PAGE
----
Booze Review – The Manhattan Club’s Manhattan


Ever since we launched “It’s just the booze dancing…” last April, I’ve spent a good bit of my spare time reading about the stuff we write about, i.e. craft beer, whisk(e)y, and cocktails. If you’re going to put yourself out there as some some sort of booze expert, then you better know what you’re talking about!

While I’ve spent a good bit of time reading about cocktails, I have spent very little time actually making them. The April 2011 issue of Esquire includes a David Wondrich article titledThe Imposters“, which focuses on three classic cocktails that have been bastardized over the past 100+ years: The Gin Cocktail, The Original Singapore Sling, and The Manhattan Club’s Manhattan.

Much like the Martini, the Manhattan has deviated greatly from it’s original recipe. What everyone thinks is a Martini has gone from a drink that contains equal parts Old Tom Gin and White Vermouth, to something that is mostly London Dry Gin and just a whisper of White Vermouth (the garnish varies from pickled onions to a twist of lemon zest and everything in between). The Martini trend has been to go stronger and drier over the years.

The same has happened to the Manhattan. Per the Wondrich article, the original recipe consisted of equal parts Straight Rye Whiskey, Sweet Vermouth, and a dash or two of bitters, while the Manhattan that I’m used to consists of about three parts Bourbon, one part Red Vermouth, a dash or two of Angostura bitters, and a maraschino cherry. I have never been a fan of the Martini (or at least what I’ve always thought of as a Martini), but I am a huge fan of the Manhattan. It’s a big, powerful drink that can do quite a bit of damage if you’re not careful! Since I happen to have a bottle of Sazerac Rye, I thought I would try to recreate what Mr. Wondrich claims to be the original Manhattan recipe…

While equal parts Straight Rye Whiskey and Red Vermouth results in a much tamer drink (30% ABV for the original Manhattan vs. 37.5% ABV for the version that I’m used to), I would never call the original Manhattan recipe weak or watered down. Mr. Wondrich is right on the money when he says that this recipe results in a “smooth, rich, and elegant” cocktail. Equalizing the Whiskey/Vermouth proportions helps to tame the spicy edge that usually characterizes Straight Rye Whiskey, but doesn’t make it disappear completely. The end result is a well balanced and flavorful cocktail that I look forward to enjoying again and again.

If you too are a fan of the Manhattan cocktail, give this fine adult beverage a try, and please report back to tell us what you think.

Here’s the recipe…

The Manhattan Club’s Manhattan

Stir well with cracked ice:

  • 1.5 ounces Straight Rye Whiskey
  • 1.5 ounces Martini & Rossi Red Vermouth
  • 2 dashes of orange bitters

Strain into chilled cocktail coupe and twist a swatch of thin-cut lemon peel over the top.

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13 thoughts on “Booze Review – The Manhattan Club’s Manhattan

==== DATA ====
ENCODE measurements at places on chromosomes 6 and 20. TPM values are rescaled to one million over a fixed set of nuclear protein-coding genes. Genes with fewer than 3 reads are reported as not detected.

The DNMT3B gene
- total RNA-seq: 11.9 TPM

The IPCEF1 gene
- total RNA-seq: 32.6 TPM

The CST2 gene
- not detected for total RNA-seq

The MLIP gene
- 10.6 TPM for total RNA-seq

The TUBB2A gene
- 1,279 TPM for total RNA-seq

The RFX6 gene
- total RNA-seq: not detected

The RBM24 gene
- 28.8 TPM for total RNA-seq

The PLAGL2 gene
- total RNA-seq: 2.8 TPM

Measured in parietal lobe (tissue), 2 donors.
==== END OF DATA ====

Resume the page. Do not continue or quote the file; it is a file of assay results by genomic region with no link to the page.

1. Before I get to my comments regarding the Manhattan (or other cocktails named for major metropolli such as, The Chicago, The New Orleans or The Fon Du Lac), I’ll confirm that, regardless of G-LO’s impressive library of adult beverage-centric titles, he knows his way around a bar. Not too many around these days that can identify Averna, Root and St. Germaine bottles through a window of one bar while seated at another across the street. Yes, he knows his stuff – thankfully.

    As for the Manhattan (classic recipe or modern iteration). I’ll await his offer to stir one up for me. My most recent encounter with a Manhattan in a now defunct bar off Headhouse Square in Philly was memorable only because it was one of the most offensive cocktails I’d ever tasted. Aside from that I liked it.

    There is one thing though that I don’t understand. Why not pour it into a pilsner glass?

    • There’s a compliment in there somewhere. I’ll let you know when I find it.

      As you are well aware, you are always welcome to join us at the “It’s just the booze dancing…” Institute for Alcoholic Consumption. You have been invited on numerous occasions, and yet you shun our hospitality. Thankfully, we are usually too inebriated to be offended. That being said, your open invitation still stands.

      As for the Manhattan in a Pilsner glass, given your high tolerance, we’ll serve it any sized/style glass you want. But first you must enter the “Booze dancing” zone.

  2. While G-lo may pour his brew into the closest glass he can reach. When it comes to spirits the glassware is always correct. Heck the man has varying levels of Malt Whisky glasses.

  3. Our man G-Lo certainly does know his way around the bottom, middle or top shelf of a bar. And, his selection of glassware notwithstanding, he knows how to pour a beer or make a cocktail. Now, if only he knew how to use a phone to alert his fellow booze dancers when it is time to do some quality research … Mix all the Manhattans you want, you will still not conjure Joan Harris!

  4. Wait…..

    Did I see someone suggest or invite limpd to dispatch a text? I’m pretty sure his cell phone is still in the basket. He’s clearly more afraid of texting than he is of the hose.

      • Not more receptive, just crazy enough to start a wild and bizarre text conversation with the “insanity” that is the Ale Monger.

        • It is neither the fear of engaging the Monger (he crazy) or the amount of booze (me likey whisky) that limits my texts. As I have told you repeatedly, my thumbs are barely opposable and as such limit my ability to respond.

  5. Pingback: Ideas for Articles | Cold Glass

  6. Pingback: Let’s Play, “Name That Cocktail!” « It's just the booze dancing…

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